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The U.S. Is Wising Up to Smart Cards (int'l edition)
As e-commerce flourishes, Europe's information-packed plastic is crossing the pond

Until recently, workers in the hillside headquarters of Gemplus in Gemenos, France, were about as relaxed as the sunbathers on the Mediterranean beach down below. Gemplus is the world's No. 1 maker of smart cards, the pocket plastic with an embedded chip that stores reams of financial and other information. But for 25 years, the smart-card industry remained pretty much a European thing. Not any more. Research firm Dataquest predicts world sales will climb from $2.4 billion this year to $8.1 billion by 2004. And much of that growth will come from the laggard U.S. market. Suddenly, those Gemplus buildings in France's sunny south are hives of activity.

Chalk another one up to the Internet. The cyber-revolution is giving smart cards a new list of converts--especially across the Atlantic. Microsoft Corp. is using them to foil computer hackers. Couch potatoes can shop through their TVs with them. Since American Express Co. launched the first major U.S. smart card last year, an estimated 2 million consumers have signed up for it. Next is the wireless Web. Mobile-phone operators in Europe and Asia are testing handsets that use smart cards for banking and e-commerce. Says Marc Lassus, Gemplus' 52-year-old chairman: ''The beauty of our product is it can be used almost anywhere.''

ON THE ASCENT. For years, smart cards were a bit ho-hum--a credit device with a past but not necessarily much of a future. Now, cardmakers are redefining themselves as purveyors of a high-margin technology on the front lines of e-commerce. And investors are clearly impressed. French manufacturer Oberthur Card Systems has seen its share price climb 18% since listing in Paris on July 12. Gemplus recently landed a $500 million investment from U.S. private equity fund Texas Pacific Group; it plans to list later this year on the Nasdaq. Gemplus' profits grew 35% last year, to $35 million, on sales of $817 million. Signaling its global ambitions, the company has just named Antonio M. Perez, formerly a top executive at Hewlett-Packard Co., as its CEO.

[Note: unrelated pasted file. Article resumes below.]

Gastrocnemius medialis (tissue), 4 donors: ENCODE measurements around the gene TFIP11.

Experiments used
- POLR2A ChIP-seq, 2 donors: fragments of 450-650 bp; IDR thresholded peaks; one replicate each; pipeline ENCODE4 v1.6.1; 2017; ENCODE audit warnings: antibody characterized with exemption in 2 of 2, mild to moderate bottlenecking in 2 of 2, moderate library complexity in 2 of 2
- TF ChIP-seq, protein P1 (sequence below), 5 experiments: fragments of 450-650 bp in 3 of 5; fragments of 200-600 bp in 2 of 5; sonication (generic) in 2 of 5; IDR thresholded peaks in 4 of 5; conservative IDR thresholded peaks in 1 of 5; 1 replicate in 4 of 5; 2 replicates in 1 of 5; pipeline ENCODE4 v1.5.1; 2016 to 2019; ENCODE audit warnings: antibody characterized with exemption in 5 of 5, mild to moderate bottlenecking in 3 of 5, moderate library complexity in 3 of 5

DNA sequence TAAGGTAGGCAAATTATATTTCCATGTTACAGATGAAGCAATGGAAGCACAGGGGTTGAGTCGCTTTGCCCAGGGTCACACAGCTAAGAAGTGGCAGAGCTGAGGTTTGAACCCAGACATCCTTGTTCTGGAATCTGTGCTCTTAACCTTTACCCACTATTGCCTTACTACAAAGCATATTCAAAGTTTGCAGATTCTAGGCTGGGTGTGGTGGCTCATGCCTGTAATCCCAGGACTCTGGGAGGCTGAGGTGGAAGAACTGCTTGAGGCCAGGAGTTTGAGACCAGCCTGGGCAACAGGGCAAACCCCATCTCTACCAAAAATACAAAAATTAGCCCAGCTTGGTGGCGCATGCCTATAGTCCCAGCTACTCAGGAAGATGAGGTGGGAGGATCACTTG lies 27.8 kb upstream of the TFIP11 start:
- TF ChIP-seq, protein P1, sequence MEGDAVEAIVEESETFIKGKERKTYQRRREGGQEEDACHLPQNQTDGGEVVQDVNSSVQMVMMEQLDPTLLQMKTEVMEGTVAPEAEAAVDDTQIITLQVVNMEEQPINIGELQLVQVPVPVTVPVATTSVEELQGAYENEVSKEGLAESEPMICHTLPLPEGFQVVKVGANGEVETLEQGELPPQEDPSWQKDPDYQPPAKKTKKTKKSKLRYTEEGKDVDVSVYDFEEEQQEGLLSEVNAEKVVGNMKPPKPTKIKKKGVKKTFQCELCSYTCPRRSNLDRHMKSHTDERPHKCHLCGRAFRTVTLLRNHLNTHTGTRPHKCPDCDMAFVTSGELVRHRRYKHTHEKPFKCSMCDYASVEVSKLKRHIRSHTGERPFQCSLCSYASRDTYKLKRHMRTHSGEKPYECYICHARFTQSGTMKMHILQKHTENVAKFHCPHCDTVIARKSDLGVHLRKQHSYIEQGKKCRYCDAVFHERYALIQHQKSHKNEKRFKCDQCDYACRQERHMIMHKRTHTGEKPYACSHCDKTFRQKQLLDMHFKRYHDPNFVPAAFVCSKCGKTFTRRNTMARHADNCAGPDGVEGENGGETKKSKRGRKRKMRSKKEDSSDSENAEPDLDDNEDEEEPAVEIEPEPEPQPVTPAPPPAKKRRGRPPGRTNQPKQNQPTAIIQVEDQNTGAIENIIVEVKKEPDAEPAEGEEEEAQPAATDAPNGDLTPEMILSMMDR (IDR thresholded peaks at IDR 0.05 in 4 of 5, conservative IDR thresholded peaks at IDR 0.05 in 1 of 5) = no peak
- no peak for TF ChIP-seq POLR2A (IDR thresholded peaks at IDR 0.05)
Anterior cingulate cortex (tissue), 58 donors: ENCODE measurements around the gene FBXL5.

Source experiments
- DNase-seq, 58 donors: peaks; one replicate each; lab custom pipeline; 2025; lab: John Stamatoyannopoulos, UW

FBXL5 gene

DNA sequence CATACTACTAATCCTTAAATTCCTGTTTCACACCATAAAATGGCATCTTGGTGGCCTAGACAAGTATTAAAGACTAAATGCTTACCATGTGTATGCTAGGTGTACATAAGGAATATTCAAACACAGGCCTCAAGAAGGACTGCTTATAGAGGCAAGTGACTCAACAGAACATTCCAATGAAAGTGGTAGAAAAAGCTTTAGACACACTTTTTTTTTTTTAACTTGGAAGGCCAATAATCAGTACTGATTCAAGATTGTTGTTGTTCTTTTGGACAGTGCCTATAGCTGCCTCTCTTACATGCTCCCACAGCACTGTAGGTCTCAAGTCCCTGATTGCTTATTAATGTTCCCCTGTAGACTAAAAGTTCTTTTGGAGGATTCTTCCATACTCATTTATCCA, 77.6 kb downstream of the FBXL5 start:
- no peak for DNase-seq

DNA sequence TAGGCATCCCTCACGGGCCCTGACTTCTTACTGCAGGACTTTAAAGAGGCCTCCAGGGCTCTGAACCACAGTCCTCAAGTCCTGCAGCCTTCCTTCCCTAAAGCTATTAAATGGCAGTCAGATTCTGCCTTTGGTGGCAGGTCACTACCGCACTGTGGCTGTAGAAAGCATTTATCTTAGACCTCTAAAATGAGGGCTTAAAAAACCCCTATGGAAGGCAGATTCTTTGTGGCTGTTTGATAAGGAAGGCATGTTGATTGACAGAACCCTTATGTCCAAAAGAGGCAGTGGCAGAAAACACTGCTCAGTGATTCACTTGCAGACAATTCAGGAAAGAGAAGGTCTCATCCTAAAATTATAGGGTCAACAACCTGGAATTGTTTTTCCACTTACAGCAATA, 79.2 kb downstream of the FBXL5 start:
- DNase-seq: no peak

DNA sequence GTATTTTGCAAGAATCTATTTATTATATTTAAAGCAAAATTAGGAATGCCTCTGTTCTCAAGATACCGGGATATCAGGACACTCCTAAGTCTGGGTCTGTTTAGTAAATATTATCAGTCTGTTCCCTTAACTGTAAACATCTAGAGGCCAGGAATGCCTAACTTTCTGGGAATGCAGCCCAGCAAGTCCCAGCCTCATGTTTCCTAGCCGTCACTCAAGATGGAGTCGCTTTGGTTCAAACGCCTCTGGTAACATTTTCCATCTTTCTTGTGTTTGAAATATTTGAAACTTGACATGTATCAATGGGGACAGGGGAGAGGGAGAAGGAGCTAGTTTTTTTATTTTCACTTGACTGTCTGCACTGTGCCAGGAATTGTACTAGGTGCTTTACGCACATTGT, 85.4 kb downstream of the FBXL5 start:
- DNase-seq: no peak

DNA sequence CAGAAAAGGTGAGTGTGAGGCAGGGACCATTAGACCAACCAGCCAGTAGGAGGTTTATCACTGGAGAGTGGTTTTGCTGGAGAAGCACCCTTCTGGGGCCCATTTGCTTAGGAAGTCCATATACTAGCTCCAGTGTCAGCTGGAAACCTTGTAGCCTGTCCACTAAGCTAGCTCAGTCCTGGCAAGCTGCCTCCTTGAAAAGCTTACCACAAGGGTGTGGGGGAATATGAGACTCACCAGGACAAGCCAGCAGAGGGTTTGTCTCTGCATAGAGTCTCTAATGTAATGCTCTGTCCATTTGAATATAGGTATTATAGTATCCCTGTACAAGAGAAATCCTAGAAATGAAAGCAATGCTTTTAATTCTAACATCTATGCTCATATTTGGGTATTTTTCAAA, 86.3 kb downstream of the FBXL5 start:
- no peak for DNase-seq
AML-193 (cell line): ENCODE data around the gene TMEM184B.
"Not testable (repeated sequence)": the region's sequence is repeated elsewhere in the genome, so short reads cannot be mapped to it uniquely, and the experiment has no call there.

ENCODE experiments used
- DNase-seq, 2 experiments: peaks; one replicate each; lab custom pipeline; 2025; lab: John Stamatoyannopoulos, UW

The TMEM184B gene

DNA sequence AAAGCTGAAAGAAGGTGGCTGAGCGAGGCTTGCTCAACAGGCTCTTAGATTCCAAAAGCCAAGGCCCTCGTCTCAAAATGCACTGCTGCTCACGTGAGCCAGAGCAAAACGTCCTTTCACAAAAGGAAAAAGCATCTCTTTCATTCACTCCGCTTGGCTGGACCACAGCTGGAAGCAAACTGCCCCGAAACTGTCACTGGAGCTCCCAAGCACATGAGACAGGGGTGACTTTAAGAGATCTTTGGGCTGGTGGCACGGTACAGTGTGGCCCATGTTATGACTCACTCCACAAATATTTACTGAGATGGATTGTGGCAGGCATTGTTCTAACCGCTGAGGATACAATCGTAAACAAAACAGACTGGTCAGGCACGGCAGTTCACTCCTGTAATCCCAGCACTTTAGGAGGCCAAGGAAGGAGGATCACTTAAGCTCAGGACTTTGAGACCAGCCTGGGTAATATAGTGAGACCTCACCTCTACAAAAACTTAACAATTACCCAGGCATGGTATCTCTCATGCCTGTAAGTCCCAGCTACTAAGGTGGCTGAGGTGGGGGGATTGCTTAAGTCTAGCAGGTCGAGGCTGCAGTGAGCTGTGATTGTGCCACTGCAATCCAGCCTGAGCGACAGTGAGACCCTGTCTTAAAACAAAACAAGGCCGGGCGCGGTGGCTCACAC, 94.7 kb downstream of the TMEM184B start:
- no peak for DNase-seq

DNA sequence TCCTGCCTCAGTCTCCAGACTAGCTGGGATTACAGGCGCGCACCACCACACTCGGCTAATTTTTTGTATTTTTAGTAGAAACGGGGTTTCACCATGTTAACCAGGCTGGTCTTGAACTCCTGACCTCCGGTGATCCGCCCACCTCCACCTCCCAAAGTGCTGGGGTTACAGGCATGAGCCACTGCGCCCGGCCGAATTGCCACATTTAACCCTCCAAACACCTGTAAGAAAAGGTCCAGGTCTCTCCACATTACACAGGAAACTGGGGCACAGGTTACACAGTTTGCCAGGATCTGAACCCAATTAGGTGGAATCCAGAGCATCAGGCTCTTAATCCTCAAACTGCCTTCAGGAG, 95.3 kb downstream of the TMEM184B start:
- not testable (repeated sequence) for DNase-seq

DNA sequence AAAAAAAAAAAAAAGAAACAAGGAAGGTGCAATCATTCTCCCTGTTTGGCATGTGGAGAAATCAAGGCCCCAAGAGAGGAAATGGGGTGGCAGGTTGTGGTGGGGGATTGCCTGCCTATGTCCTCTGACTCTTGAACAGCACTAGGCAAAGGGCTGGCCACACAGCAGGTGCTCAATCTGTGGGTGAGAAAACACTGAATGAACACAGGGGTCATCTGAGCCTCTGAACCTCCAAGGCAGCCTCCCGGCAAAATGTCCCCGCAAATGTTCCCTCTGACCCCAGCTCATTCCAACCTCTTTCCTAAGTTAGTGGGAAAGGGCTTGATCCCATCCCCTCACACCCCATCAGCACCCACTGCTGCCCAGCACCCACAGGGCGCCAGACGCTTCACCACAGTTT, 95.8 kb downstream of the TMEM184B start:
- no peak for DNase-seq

Although millions of Europeans use smart cards for daily shopping and telephoning, sales outside Europe were scant until recently. Most U.S. cell phones don't use smart cards, and U.S. credit-card issuers spurned them because they cost more than magnetic-swipe cards. U.S. sales last year were 2% of the global total; Europe accounted for 60%.

But as commerce moves into cyberspace, the skeptics are taking another look. Consider what happens when you use your credit card to make an online purchase. A secure server will probably encrypt your account number, but the merchant may store it on a vulnerable computer network. Last winter, a hacker stole 300,000 credit card numbers from online music retailer CDUniverse. If, however, you slid a smart card into a reader on your PC and typed in your password, the merchant would never get your account number--only a code authorizing the sale. Amex's Blue Card comes with a card reader.

U.S. mobile operators, meantime, are switching over to chip-based cards. And the card manufacturers are betting that as wireless e-commerce grows, their cards will prove indispensable because they can store personalized information--from account numbers to favorite pizza toppings--so that transactions can be carried out quickly as well as securely. Gemplus recently signed a deal with Britain's Virgin Mobile, under which Virgin's 300,000 subscribers will be able to replace the smart cards in their phones with a Gemplus product that will allow them to surf and shop on the Web.